I wrote, "Nearly any time ..." because some speakers are mounted so they are time-aligned. There are also active crossovers that can do time alignment for the different frequency bands in PAs. I have heard this in action and it can make a huge difference.
  11. sbpark

    sbpark Supporting Member

    May 26, 2010
    So in your opinion its more about speaker placement and alignment than using two of the same cabs from the same manufacturer that are loaded with different size speakers?
  12. This is not true. They are both reproducing the same waves and will take the same amount of time to do it. They just move different distances and at different velocities.
  13. sbpark

    sbpark Supporting Member

    May 26, 2010
    And as T-bird pointed out, speaker alignment (if on of the speakers is in front of/behind the other will have more affect on this.
  14. No, in my opinion the phase differences do not matter very much for bass frequencies as long as the speakers are close together. I think the composite frequency response of the cabinets matters more.

    Occasionally you will see bands with stacks of speakers on both sides of the stage. Usually that can cause problems but not so much when the stage volume is blasting loud. In that case you can't hardly hear one stack on the other side of the stage.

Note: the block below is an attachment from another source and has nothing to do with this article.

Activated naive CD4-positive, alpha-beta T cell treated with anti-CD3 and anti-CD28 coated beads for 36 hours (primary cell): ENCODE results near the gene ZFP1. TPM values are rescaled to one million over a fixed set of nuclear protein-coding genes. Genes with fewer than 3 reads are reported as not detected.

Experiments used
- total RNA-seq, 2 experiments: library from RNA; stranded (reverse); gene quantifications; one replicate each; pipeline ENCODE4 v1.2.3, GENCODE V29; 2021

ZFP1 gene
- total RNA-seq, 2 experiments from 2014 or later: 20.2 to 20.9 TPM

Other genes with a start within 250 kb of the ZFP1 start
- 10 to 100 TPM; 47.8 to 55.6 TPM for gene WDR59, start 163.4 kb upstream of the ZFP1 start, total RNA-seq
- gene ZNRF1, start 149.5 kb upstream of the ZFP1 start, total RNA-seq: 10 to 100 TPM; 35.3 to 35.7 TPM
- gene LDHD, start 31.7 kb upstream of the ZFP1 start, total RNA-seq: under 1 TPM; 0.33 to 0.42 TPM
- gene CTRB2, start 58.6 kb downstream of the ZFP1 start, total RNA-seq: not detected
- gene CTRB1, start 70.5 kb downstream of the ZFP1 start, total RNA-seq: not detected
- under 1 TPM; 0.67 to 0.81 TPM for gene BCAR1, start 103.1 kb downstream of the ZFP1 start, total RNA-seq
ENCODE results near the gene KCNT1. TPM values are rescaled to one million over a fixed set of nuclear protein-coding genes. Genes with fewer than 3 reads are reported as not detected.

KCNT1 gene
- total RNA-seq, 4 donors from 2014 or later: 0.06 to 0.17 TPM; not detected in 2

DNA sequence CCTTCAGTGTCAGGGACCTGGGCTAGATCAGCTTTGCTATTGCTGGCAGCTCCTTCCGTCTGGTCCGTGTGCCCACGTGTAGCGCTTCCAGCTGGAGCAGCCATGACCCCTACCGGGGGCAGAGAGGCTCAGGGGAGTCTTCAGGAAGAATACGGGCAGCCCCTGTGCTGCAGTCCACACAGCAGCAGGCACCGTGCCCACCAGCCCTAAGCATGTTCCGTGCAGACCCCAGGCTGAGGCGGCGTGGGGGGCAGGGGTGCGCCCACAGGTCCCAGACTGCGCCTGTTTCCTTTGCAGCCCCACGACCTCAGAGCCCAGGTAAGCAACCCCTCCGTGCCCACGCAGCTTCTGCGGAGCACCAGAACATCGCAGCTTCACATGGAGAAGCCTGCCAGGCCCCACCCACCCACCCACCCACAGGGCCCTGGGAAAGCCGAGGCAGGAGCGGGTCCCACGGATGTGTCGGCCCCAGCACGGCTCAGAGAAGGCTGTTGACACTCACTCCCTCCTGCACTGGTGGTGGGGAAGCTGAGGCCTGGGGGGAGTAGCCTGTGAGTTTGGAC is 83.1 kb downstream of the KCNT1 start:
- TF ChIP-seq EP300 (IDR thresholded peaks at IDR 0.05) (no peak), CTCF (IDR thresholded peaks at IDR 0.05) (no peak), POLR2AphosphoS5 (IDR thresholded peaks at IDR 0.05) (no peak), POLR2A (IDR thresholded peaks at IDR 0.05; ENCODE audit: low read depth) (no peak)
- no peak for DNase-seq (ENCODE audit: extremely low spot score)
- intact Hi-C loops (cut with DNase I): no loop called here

15. Yes, I see that now. When I started writing he had not posted and I was interrupted in the middle of my writing so I did not see his post when I wrote mine.

    However, my point is that different speakers will take the same amount of time to reproduce the same frequency.
  16. sbpark

    sbpark Supporting Member

    May 26, 2010
    I'm just wondering, and the reason I started this thread was to see if it really mattered in a real world situation, where someone was playing in a small bar with a 1x15 and a 2x10 cab from the same manufacturer. I personally think it's insignificant, but then again I have no real world experience to go off of yet. I've only ever played through 2x10, 4x10 or 810 cabs.
  17. sbpark

    sbpark Supporting Member

    May 26, 2010
    I agree with you on that. Others claim that some speakers are faster than others, but seriously, aren't we talking milliseconds here, and will that really make a difference? I doubt it!
  18. JimmyM


    Apr 11, 2005
    Apopka, FL
    Endorsing: Ampeg Amps, EMG Pickups
    All speakers respond at the same speed regardless of size.

    I would also argue that rather than being unimportant, phasing issues are the bane of my existence as a bass player. Nothing I hate worse than hearing some notes and not others.
  19. sbpark

    sbpark Supporting Member

    May 26, 2010
    I'm sure most bass players would agree with that statement!

  20. +1. They do. Otherwise they wouldn't play the same note.